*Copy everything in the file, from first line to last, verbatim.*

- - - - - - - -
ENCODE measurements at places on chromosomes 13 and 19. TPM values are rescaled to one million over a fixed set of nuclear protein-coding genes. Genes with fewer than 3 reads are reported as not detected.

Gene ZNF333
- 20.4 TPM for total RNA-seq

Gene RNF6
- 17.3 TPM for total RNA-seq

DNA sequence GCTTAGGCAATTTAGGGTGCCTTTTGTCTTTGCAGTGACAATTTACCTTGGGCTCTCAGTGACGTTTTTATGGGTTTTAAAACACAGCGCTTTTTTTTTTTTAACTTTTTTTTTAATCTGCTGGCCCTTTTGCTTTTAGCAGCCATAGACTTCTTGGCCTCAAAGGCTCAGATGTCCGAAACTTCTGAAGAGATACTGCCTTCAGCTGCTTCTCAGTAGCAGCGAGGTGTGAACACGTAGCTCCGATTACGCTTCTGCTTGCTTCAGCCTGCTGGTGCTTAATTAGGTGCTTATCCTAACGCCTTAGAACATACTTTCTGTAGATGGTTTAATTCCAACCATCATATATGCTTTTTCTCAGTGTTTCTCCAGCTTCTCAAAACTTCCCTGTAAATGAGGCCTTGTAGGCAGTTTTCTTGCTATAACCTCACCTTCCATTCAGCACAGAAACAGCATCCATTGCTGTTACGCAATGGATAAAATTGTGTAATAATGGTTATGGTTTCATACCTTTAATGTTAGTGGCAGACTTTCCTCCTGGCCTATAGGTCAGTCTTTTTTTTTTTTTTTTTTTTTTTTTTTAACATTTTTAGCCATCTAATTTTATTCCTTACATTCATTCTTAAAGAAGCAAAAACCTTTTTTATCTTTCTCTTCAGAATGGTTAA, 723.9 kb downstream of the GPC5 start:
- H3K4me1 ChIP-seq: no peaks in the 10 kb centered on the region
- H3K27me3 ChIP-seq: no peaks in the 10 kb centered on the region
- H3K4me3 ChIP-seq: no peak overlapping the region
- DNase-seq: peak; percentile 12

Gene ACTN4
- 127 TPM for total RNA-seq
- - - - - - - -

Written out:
ENCODE measurements at places on chromosomes 13 and 19. TPM values are rescaled to one million over a fixed set of nuclear protein-coding genes. Genes with fewer than 3 reads are reported as not detected.

Gene ZNF333
- 20.4 TPM for total RNA-seq

Gene RNF6
- 17.3 TPM for total RNA-seq

DNA sequence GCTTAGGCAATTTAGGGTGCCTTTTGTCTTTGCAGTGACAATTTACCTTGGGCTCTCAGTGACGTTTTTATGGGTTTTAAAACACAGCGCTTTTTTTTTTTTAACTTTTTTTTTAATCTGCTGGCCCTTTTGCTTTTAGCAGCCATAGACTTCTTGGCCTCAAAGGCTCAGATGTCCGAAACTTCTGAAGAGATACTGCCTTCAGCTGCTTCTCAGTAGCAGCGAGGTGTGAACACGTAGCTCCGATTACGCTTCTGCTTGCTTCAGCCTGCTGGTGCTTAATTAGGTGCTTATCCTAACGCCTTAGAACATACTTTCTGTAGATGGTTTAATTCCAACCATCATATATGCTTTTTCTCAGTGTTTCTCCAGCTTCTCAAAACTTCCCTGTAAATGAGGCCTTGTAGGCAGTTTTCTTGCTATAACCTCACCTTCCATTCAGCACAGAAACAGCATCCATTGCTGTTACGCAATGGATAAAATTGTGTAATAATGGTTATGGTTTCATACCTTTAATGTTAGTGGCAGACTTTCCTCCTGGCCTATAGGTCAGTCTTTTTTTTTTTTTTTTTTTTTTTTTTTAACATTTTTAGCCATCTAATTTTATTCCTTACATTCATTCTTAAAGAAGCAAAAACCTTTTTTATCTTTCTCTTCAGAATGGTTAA, 723.9 kb downstream of the GPC5 start:
- H3K4me1 ChIP-seq: no peaks in the 10 kb centered on the region
- H3K27me3 ChIP-seq: no peaks in the 10 kb centered on the region
- H3K4me3 ChIP-seq: no peak overlapping the region
- DNase-seq: peak; percentile 12

Gene ACTN4
- 127 TPM for total RNA-seq